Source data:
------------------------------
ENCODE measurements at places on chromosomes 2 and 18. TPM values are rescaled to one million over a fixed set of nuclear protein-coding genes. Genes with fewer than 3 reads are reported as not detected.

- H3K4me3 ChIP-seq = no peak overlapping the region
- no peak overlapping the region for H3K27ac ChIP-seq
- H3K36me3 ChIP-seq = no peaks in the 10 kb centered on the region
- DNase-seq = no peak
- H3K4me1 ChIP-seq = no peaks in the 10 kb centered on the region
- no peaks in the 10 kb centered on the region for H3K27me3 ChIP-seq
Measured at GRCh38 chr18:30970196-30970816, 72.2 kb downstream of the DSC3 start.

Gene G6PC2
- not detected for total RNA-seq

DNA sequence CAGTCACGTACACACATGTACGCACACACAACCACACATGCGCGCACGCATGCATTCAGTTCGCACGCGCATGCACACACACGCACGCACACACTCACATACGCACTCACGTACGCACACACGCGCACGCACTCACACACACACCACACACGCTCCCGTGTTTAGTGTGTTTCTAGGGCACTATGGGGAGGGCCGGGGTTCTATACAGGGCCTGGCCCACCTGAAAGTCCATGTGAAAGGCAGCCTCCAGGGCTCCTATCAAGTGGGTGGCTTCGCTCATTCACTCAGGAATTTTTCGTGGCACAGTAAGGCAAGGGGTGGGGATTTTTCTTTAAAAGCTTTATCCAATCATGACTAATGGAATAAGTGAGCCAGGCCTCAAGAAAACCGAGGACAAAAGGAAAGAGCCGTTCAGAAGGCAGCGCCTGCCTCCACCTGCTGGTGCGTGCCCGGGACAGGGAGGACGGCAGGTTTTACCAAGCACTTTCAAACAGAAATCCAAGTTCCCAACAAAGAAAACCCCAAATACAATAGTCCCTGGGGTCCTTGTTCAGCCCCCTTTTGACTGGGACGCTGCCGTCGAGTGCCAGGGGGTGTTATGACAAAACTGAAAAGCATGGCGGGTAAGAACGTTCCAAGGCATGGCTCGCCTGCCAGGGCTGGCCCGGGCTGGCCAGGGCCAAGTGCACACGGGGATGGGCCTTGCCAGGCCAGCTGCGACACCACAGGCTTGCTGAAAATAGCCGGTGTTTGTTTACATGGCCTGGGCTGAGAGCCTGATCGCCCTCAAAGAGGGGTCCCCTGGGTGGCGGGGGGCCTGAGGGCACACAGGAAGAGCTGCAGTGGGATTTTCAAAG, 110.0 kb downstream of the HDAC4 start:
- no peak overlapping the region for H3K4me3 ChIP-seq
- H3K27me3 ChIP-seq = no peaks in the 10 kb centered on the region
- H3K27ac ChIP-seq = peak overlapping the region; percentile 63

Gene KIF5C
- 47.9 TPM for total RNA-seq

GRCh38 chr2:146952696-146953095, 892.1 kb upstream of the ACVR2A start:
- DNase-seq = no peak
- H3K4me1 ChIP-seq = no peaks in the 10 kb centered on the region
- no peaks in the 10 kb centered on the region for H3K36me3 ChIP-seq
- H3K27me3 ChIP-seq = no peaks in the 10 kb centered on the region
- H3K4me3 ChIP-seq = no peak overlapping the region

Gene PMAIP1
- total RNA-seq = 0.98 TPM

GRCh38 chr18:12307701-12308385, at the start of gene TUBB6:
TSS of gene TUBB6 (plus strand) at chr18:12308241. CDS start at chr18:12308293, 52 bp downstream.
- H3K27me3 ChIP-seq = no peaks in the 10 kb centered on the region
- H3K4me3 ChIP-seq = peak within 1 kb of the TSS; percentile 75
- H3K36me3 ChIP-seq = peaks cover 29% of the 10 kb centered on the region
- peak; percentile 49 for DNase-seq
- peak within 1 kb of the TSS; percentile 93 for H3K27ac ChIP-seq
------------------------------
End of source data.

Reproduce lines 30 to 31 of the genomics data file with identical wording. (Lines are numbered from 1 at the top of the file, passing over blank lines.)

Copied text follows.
- peak; percentile 49 for DNase-seq
- peak within 1 kb of the TSS; percentile 93 for H3K27ac ChIP-seq